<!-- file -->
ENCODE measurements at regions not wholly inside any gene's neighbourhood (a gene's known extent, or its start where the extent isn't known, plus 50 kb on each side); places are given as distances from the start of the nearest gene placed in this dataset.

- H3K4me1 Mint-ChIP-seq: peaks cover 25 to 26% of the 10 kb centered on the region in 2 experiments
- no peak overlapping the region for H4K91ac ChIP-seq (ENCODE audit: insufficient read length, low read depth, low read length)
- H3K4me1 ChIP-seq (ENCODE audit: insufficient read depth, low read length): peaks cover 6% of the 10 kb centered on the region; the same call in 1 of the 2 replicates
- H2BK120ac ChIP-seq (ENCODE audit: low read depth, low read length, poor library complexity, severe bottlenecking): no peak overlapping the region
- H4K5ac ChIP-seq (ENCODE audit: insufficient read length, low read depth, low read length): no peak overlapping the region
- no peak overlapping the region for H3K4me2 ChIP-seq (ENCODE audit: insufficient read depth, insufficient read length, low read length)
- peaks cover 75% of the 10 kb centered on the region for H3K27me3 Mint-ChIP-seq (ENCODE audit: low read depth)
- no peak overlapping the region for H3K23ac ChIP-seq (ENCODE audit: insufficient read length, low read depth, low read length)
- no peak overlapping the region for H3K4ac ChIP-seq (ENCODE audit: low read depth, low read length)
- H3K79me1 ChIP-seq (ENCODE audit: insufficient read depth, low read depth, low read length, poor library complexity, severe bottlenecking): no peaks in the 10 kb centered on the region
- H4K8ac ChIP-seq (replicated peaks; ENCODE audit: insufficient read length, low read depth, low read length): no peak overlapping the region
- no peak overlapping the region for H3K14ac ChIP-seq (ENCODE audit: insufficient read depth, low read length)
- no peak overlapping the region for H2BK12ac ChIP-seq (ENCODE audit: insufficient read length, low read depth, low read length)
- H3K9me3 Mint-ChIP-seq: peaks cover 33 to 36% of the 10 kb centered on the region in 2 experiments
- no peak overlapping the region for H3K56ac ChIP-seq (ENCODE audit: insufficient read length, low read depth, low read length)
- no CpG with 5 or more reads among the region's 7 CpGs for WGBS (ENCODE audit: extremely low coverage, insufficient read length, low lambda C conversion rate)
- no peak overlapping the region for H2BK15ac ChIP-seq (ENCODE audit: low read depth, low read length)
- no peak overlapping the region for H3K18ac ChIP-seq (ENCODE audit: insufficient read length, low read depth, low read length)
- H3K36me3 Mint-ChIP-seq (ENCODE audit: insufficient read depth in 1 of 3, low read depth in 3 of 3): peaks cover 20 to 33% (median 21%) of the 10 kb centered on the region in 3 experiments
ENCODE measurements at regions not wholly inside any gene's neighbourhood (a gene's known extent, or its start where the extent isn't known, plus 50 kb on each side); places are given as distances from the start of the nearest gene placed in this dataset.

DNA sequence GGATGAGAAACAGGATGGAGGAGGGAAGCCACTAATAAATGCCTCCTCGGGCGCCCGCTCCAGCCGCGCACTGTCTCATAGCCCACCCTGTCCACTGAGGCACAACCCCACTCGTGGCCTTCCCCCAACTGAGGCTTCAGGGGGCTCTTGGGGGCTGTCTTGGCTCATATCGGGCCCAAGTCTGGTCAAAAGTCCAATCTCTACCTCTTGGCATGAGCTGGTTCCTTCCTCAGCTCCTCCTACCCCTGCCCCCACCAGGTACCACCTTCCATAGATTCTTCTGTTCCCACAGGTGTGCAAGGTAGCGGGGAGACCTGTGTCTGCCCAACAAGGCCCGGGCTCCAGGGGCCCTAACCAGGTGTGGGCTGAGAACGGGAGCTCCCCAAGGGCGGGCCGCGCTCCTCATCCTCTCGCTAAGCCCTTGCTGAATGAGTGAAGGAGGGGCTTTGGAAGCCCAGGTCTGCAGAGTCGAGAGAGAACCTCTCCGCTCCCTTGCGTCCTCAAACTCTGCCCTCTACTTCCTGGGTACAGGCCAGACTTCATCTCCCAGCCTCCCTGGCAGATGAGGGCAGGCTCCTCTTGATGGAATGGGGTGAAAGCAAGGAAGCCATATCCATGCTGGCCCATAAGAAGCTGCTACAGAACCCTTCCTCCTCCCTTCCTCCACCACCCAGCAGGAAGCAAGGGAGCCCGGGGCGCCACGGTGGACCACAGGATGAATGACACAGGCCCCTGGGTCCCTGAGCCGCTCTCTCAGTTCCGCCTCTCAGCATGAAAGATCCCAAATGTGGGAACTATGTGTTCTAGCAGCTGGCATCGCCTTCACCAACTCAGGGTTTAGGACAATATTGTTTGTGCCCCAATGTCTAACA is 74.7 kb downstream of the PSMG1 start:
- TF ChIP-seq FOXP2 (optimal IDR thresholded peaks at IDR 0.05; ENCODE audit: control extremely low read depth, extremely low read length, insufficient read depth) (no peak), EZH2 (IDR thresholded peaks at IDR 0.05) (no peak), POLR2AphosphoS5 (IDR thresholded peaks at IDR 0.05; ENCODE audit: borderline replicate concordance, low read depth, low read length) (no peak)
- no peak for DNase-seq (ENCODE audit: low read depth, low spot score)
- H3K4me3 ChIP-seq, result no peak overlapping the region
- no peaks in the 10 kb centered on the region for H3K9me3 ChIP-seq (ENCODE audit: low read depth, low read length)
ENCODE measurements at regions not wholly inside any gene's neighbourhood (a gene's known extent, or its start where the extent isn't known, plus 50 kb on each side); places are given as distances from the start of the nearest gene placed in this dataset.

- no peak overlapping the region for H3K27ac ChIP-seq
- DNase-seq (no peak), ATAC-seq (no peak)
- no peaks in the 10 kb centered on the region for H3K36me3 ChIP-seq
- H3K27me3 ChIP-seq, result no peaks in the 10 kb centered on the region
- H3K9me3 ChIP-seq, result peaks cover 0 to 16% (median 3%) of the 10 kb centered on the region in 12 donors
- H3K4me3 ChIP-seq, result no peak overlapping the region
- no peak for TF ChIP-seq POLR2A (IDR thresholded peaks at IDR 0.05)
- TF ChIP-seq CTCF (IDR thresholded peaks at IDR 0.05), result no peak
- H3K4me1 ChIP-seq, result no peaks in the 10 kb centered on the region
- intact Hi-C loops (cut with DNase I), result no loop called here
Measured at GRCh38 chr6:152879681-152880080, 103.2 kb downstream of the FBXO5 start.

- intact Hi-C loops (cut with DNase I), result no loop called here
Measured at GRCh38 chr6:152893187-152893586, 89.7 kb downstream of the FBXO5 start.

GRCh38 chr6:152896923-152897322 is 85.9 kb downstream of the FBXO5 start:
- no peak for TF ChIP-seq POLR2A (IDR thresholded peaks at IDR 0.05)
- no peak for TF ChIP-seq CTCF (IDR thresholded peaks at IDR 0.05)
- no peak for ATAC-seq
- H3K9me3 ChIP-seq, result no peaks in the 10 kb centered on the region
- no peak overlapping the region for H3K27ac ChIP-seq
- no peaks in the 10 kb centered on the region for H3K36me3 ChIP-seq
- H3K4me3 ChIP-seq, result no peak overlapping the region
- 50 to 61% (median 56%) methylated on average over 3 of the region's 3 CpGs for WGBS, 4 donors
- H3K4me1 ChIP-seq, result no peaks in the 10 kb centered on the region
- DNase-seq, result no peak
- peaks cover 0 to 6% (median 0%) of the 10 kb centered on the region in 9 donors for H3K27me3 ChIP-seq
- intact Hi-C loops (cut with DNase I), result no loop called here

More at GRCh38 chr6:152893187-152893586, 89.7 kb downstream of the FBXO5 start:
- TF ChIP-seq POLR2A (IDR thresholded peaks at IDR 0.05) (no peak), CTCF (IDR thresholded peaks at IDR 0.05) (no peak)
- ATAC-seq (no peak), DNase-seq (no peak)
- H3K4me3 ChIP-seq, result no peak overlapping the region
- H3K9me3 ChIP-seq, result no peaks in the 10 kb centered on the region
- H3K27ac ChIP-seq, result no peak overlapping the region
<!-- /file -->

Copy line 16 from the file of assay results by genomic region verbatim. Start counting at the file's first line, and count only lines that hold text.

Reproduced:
- no peak overlapping the region for H3K56ac ChIP-seq (ENCODE audit: insufficient read length, low read depth, low read length)